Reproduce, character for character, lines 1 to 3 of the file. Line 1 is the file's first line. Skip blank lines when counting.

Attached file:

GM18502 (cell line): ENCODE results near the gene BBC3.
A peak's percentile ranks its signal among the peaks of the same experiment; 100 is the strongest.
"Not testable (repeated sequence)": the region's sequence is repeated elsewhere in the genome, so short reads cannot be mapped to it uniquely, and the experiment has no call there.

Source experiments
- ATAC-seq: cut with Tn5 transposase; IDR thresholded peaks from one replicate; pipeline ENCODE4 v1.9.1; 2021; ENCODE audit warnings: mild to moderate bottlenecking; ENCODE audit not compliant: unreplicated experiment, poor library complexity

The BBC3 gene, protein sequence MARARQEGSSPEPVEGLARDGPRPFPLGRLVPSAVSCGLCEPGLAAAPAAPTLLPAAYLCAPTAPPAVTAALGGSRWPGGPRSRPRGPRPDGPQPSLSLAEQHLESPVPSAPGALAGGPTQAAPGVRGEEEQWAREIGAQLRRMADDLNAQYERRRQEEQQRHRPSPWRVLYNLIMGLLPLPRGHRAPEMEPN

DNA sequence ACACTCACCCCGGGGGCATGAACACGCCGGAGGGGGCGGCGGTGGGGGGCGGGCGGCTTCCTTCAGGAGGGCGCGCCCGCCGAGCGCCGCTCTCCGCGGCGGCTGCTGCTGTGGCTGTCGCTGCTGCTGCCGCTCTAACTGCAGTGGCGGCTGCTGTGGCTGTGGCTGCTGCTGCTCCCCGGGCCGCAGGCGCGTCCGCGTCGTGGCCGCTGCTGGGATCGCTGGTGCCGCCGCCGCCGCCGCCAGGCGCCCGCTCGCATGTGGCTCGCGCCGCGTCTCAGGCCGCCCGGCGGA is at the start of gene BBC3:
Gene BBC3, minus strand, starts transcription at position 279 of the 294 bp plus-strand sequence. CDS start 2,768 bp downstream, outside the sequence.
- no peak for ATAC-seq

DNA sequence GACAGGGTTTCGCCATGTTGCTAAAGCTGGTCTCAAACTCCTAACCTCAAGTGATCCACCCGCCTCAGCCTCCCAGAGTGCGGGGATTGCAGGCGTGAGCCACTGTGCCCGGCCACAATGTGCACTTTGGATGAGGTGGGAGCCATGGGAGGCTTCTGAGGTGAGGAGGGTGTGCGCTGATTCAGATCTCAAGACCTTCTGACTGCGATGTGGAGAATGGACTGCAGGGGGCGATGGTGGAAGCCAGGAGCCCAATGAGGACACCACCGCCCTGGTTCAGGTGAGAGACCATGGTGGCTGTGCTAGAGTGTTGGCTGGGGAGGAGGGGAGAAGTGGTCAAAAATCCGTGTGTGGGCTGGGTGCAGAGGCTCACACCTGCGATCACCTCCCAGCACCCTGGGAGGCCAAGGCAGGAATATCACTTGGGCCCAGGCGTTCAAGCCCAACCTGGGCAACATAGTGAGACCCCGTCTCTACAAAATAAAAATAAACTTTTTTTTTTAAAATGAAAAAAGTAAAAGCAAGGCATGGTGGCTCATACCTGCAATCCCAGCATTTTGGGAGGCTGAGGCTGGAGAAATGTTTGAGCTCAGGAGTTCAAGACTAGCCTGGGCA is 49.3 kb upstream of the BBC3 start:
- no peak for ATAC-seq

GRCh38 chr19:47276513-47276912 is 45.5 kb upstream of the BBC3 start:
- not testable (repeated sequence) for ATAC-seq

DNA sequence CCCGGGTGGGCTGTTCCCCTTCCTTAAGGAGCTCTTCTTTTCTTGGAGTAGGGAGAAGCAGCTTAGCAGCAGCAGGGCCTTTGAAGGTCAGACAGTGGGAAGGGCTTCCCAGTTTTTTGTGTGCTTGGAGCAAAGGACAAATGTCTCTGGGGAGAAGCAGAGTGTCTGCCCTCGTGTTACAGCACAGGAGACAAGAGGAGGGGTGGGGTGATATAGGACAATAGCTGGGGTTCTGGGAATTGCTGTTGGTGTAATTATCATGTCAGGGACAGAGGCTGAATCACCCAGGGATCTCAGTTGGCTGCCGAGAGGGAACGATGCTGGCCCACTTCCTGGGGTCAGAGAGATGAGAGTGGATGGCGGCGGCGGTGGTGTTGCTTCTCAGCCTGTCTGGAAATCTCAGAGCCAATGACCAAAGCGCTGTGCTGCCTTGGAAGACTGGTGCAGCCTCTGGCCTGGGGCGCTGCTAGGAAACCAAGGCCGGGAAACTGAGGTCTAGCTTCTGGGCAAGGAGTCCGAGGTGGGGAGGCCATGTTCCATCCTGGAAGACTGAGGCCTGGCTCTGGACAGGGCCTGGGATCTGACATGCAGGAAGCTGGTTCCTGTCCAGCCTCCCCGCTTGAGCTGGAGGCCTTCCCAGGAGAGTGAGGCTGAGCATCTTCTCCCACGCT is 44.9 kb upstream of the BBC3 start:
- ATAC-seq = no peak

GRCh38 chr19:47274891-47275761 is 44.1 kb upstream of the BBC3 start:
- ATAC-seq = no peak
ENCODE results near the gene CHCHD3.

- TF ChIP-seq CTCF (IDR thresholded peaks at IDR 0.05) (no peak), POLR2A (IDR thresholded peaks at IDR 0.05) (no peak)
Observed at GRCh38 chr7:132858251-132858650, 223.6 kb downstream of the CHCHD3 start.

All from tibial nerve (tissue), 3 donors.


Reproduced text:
GM18502 (cell line): ENCODE results near the gene BBC3.
A peak's percentile ranks its signal among the peaks of the same experiment; 100 is the strongest.
"Not testable (repeated sequence)": the region's sequence is repeated elsewhere in the genome, so short reads cannot be mapped to it uniquely, and the experiment has no call there.